Candidate Questionnaire: John Stephens
What is your vision for Costa Mesa’s transportation infrastructure in 2050? If elected, what will you do to prepare Costa Mesa for that future?
By 2050, I'd like to see Costa Mesa completely connected with protected bike lanes and walking paths akin to Davis, California where I went to Law School. Davis was built with bike and pedestrian safety in mind and Costa Mesa needs to make the investment to retrofit our infrastructure, but it will be worth it. I would also like to see alternative means of transit such as an Electric Trolley and to have Costa Mesa connected to a Metro grid through the tracks near Anduril's property. By 2050, there should be fairly universal use of EV and autonomous cars. Therefore, there will need to be ample charging stations and perhaps other infrastructure developments to accommodate autonomous cars.
According to recent estimates released by the National Highway Transportation Safety Administration, from 2020 to 2021, motor vehicle fatalities rose 10.5%, bicyclist fatalities rose 5%, and pedestrian fatalities rose 13% (https://www.nhtsa.gov/press-releases/early-estimate-2021-traffic-fatalities). If elected, what will you do to address these worrying trends?
More protected bike lanes. Traffic calming measures and narrowing of driving lanes. Plant more trees. Design of streets with safety as a priority as opposed to speed. Clearly mark and enforce speed limits.
Many Costa Mesa residents complain of cut-through traffic and speeding on the streets near their homes. How do you think Costa Mesa should address these complaints?
In some circumstances, speed humps are appropriate like on Wilson, St. Clair and Country Club. We have also had good results with traffic calming such a planters and bulb outs like on 19th Street and Broadway. Sometimes the best approach is to close streets such as in the Freedom Homes or on Swan Drive off of Placentia. It's important to listen to the residents and work on a solution that is best for the specific street.
Nationally, about a third of all car trips are two miles or less. Do you think Costa Mesa should encourage more people to make these short trips on foot, by bike or via transit, and if so, how would you pursue that goal?
Yes. The best way is to encourage "live, work, play" developments. For instance, where I work at the Met, there are many employees who live in the South Coast Metro area and walk to work. There are some areas of the City such as where I live in Mesa Verde that are too far from commercial centers for most people to consider alternative transit. Incorporating some of the responses above, I favor safe bike routes and an Electric Trolley to facilitate moving people throughout the City without the need of cars.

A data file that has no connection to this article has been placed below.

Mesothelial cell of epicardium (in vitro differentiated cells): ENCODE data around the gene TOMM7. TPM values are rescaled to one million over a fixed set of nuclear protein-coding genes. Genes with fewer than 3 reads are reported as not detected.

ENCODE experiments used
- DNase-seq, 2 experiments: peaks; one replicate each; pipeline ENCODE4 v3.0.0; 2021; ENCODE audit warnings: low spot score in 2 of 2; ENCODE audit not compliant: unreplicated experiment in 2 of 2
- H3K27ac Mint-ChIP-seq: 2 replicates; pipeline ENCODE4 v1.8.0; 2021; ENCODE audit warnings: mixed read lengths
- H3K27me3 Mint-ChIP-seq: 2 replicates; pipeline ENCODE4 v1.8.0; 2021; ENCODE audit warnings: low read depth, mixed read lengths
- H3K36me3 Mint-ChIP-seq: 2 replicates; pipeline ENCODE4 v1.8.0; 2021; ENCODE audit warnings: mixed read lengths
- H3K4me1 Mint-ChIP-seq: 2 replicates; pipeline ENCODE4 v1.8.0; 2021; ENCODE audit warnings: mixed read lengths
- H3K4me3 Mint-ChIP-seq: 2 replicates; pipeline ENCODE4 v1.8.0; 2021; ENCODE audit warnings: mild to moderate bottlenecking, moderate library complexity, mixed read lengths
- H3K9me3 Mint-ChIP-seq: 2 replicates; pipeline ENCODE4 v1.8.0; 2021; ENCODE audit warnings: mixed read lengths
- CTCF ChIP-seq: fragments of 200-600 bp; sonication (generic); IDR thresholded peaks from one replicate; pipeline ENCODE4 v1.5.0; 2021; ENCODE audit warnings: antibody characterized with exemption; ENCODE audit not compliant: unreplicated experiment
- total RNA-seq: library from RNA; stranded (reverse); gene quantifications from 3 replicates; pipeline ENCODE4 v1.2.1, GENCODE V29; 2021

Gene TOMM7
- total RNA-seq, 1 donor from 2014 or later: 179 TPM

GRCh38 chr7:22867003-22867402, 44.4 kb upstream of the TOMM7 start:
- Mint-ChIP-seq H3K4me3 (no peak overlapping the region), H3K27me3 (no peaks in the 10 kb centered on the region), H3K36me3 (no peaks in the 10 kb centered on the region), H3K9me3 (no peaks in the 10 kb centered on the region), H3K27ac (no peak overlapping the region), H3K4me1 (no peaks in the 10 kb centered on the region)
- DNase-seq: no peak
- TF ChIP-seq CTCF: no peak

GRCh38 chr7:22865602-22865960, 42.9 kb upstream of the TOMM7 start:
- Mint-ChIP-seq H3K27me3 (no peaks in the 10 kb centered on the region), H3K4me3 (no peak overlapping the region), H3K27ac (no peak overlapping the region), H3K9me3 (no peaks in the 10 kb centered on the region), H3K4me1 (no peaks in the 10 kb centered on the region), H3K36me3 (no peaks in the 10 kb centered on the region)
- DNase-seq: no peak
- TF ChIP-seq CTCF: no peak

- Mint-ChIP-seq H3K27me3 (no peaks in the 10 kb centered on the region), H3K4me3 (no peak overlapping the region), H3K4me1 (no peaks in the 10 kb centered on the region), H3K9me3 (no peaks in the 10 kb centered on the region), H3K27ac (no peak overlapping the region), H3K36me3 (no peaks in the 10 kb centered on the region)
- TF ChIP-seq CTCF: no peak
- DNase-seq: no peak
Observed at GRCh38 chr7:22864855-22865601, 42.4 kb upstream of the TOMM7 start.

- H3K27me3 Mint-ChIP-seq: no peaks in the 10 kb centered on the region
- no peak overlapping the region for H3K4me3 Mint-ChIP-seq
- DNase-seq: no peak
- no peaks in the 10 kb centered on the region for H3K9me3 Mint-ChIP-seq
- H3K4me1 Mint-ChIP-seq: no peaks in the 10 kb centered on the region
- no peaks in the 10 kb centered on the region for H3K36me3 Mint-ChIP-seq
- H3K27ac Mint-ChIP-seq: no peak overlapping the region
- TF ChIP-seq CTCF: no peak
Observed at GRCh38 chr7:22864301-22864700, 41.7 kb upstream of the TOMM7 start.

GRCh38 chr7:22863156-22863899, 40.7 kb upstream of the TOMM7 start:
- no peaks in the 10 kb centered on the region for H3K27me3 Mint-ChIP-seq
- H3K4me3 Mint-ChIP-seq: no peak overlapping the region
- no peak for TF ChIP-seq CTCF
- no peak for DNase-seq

This year, the City hired a new Active Transportation Coordinator and devoted approximately $3,150,000 of the Capital Improvement Budget to active transportation projects. Do you think the City is spending too much or too little on active transportation? Why?
I think it's about right for the current year, given our other budgetary priorities and constraints as well as the bandwidth of our Public Works department. It is a great development that we hired an Active Transportation Coordinator. This helps not only with respect to CIP projects that are designated as Active Transportation projects, but also incorporating active transportation planning into our more routine Public Works projects such as street resurfacing.
Should children be encouraged to walk, bicycle or take transit to school? Why or why not?
Yes. When I was in Elementary School (in the 1970s), I always rode my bike to school. I lived about a mile from my grammar school. All my friends also rode bikes. The bike racks were filled to the brim each day. I could ride a wheelie hundreds of yards and jump my bike over all kinds of stuff. Parenting was a lot more permissive in those days. We didn't have any of the safety measures that exist today. No helmets or pads. No bike lanes. But it was fun and good exercise. Also, it gave us a sense of freedom and independence. I'd like to see us get back to that, but of course with contemporary safety features available today to avoid injury.
Electric bicycles (or ebikes) have surged in popularity during the pandemic, bringing new bicyclists of all ages onto our streets. What, if anything, should the City do to respond to this trend?
Ebikes are great, but they can be dangerous due to the high speeds. I support safety education and enforcement as necessary to preserve public safety.
What role do you think public transportation will play in in the future of Costa Mesa and Orange County, as a whole? What are your thoughts on buses, light rail, micro transit, street cars, or similar modes in Orange County?
Some of this is covered above. I favor an Electric Trolley system over a street car because of the cost of the street car infrastructure and the adaptability of a trolley system. I support buses and a connection in Costa Mesa to the Metro system.